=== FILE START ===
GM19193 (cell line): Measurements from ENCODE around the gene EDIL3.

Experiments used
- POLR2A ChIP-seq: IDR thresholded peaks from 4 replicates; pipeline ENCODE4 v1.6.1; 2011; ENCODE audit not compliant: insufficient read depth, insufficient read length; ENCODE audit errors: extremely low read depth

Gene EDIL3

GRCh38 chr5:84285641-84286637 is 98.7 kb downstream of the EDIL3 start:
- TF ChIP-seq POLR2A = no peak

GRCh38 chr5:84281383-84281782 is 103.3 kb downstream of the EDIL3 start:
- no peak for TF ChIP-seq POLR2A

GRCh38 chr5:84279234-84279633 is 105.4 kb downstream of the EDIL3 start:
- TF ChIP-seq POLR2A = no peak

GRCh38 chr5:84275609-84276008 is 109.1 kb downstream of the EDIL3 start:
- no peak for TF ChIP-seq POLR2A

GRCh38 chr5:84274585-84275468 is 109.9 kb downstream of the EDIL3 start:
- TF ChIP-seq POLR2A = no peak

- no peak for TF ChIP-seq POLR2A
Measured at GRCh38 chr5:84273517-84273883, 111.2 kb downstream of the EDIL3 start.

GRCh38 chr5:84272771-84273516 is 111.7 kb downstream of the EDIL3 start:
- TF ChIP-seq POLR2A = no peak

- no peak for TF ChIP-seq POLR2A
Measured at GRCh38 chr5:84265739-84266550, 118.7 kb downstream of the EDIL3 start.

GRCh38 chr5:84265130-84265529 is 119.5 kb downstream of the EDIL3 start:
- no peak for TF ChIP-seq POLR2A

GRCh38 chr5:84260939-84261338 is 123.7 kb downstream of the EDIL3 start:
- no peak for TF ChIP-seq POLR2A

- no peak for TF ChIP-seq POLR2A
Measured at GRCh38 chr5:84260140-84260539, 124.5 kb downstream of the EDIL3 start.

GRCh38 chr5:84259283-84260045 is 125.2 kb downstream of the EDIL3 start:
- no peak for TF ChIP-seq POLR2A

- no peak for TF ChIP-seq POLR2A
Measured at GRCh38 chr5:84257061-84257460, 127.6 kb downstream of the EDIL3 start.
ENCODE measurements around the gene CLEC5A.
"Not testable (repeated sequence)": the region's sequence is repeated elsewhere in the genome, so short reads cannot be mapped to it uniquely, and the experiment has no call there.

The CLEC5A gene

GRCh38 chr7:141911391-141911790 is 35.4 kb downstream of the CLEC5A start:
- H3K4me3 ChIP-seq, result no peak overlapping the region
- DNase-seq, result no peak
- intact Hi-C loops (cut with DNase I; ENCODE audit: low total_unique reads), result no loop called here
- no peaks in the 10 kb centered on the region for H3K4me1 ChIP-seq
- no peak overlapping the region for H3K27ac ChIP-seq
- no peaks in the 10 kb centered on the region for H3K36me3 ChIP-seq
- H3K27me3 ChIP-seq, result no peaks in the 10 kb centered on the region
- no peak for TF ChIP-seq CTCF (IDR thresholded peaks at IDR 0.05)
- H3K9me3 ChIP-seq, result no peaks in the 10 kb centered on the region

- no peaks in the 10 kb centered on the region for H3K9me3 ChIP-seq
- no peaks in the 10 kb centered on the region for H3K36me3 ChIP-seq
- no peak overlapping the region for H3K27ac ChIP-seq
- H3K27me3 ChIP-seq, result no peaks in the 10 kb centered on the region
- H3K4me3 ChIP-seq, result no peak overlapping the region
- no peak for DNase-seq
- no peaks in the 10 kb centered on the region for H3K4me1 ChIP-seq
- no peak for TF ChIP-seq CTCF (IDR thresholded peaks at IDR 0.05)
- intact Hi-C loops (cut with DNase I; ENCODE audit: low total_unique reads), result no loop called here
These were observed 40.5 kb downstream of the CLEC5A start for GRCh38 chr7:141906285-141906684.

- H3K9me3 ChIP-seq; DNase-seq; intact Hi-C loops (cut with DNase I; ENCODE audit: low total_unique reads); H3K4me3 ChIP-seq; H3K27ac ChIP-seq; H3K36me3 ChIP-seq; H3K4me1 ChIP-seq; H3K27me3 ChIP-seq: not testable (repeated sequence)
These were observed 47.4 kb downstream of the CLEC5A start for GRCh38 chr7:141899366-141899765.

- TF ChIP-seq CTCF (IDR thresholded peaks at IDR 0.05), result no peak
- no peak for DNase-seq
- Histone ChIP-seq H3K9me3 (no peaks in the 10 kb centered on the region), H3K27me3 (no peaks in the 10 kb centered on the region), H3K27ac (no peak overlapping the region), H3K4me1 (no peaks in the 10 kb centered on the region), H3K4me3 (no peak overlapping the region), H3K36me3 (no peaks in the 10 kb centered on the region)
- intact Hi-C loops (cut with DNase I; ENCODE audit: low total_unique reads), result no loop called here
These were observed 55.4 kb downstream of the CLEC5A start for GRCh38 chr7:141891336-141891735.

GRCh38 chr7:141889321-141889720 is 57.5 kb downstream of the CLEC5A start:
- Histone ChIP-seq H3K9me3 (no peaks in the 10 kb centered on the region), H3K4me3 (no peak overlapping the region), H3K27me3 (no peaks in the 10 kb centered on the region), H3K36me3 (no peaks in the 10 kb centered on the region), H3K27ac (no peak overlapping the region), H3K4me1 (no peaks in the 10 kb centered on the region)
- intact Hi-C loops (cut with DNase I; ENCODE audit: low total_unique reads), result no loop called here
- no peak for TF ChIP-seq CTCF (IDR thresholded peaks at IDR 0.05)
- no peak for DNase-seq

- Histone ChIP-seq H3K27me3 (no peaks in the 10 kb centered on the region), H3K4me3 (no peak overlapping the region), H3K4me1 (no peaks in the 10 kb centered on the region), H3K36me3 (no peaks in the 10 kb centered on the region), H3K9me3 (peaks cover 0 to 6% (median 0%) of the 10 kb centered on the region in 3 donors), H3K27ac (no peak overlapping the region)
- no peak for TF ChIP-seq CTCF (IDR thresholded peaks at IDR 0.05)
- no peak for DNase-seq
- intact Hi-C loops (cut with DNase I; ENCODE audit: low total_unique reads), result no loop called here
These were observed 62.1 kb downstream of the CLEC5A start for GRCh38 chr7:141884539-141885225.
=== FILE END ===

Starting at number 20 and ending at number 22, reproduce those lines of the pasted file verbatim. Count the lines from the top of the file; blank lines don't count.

Measured at GRCh38 chr5:84265739-84266550, 118.7 kb downstream of the EDIL3 start.

GRCh38 chr5:84265130-84265529 is 119.5 kb downstream of the EDIL3 start:
- no peak for TF ChIP-seq POLR2A